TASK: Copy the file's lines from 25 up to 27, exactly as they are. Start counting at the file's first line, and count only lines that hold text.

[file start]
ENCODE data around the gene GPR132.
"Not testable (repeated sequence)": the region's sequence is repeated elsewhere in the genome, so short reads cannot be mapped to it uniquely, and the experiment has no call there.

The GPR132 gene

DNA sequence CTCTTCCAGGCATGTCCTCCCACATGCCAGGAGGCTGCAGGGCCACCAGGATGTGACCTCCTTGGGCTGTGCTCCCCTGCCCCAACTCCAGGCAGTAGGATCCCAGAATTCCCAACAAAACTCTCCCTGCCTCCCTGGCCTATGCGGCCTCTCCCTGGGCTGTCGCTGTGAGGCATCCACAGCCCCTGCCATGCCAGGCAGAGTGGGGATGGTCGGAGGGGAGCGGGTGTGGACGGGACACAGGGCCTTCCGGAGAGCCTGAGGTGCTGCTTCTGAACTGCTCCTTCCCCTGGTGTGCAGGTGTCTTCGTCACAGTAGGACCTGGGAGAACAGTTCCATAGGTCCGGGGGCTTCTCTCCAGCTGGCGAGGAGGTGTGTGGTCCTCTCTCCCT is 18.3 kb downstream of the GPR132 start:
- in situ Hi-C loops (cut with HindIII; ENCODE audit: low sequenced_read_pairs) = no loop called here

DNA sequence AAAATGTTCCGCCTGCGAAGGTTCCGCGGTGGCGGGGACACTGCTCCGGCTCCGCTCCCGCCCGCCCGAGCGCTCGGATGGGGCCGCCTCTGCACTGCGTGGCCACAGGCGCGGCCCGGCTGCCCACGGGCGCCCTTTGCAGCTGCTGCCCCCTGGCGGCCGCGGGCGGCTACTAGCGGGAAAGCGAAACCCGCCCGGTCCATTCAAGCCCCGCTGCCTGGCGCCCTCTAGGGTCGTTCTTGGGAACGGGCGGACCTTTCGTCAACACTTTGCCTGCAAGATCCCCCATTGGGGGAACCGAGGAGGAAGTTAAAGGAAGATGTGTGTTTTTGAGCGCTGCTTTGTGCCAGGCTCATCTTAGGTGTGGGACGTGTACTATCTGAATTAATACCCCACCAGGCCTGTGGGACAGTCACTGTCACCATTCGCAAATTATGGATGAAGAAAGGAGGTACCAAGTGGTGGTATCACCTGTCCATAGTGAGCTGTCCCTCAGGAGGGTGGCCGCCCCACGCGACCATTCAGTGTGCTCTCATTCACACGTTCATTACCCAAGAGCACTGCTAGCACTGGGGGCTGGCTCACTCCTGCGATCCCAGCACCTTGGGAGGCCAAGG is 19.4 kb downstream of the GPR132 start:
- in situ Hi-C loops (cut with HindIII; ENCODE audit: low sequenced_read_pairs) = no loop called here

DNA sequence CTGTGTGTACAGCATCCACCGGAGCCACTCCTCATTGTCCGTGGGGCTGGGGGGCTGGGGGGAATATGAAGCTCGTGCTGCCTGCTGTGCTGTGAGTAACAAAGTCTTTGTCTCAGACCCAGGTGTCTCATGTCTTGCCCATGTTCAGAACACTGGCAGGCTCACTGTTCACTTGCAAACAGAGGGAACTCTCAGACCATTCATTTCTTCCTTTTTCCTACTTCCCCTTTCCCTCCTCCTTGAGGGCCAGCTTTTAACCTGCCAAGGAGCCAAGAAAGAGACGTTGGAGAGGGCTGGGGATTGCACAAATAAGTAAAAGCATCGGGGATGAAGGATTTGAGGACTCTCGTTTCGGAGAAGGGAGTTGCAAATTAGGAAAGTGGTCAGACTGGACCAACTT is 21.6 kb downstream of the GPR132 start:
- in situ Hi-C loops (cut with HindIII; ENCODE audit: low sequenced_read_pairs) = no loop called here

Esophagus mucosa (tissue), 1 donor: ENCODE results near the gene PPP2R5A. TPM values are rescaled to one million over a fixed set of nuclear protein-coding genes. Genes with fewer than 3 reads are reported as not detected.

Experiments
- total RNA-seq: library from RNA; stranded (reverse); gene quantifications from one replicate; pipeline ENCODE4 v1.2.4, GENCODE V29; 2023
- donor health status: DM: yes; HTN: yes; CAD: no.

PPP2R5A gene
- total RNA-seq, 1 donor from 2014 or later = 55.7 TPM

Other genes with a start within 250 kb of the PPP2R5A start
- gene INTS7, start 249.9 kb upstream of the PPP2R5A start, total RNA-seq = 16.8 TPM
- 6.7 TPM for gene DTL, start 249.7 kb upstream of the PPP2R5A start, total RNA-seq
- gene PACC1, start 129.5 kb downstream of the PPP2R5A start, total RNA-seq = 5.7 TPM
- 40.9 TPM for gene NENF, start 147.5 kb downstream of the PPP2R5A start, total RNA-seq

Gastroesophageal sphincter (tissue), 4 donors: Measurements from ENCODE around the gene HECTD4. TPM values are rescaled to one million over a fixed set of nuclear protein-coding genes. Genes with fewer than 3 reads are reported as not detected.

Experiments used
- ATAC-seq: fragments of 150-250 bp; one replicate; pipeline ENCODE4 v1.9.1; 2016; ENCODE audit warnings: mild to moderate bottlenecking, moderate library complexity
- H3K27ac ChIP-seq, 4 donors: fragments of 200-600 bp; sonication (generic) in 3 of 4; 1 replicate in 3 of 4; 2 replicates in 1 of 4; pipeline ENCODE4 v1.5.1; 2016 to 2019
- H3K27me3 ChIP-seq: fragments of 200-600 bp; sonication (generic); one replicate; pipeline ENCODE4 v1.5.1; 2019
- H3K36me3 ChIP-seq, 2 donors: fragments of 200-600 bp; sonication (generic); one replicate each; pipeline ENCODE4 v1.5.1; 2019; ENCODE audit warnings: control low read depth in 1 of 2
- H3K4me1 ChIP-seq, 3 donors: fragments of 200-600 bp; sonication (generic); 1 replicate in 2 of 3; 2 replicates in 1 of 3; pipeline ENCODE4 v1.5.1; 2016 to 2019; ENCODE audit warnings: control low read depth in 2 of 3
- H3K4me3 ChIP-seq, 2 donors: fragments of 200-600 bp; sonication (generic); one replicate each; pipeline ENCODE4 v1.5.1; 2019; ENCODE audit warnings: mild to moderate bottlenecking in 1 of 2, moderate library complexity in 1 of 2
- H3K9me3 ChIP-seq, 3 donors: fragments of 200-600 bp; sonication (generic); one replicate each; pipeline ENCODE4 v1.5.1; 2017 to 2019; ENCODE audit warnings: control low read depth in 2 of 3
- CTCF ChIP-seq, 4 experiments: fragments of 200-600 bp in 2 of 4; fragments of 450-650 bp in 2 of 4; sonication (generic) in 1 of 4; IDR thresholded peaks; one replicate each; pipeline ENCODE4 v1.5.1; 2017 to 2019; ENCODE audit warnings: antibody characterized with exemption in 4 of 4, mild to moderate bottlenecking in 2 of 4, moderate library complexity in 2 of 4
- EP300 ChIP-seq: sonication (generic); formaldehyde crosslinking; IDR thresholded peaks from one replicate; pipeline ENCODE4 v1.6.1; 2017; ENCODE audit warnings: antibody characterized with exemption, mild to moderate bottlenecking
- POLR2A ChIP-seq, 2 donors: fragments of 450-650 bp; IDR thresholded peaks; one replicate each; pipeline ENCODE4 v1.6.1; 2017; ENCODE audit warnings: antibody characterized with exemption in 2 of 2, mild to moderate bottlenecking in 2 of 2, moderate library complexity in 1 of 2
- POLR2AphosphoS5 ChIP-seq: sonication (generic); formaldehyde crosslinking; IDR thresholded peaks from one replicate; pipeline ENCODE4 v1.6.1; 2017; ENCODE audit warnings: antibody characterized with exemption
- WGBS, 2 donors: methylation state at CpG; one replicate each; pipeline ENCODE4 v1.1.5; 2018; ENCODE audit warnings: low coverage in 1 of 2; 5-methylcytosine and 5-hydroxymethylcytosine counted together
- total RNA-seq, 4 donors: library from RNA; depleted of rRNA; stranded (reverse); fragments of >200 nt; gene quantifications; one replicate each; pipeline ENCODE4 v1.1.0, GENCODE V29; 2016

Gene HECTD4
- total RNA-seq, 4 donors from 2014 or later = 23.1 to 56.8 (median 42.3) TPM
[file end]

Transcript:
- H3K27me3 ChIP-seq: fragments of 200-600 bp; sonication (generic); one replicate; pipeline ENCODE4 v1.5.1; 2019
- H3K36me3 ChIP-seq, 2 donors: fragments of 200-600 bp; sonication (generic); one replicate each; pipeline ENCODE4 v1.5.1; 2019; ENCODE audit warnings: control low read depth in 1 of 2
- H3K4me1 ChIP-seq, 3 donors: fragments of 200-600 bp; sonication (generic); 1 replicate in 2 of 3; 2 replicates in 1 of 3; pipeline ENCODE4 v1.5.1; 2016 to 2019; ENCODE audit warnings: control low read depth in 2 of 3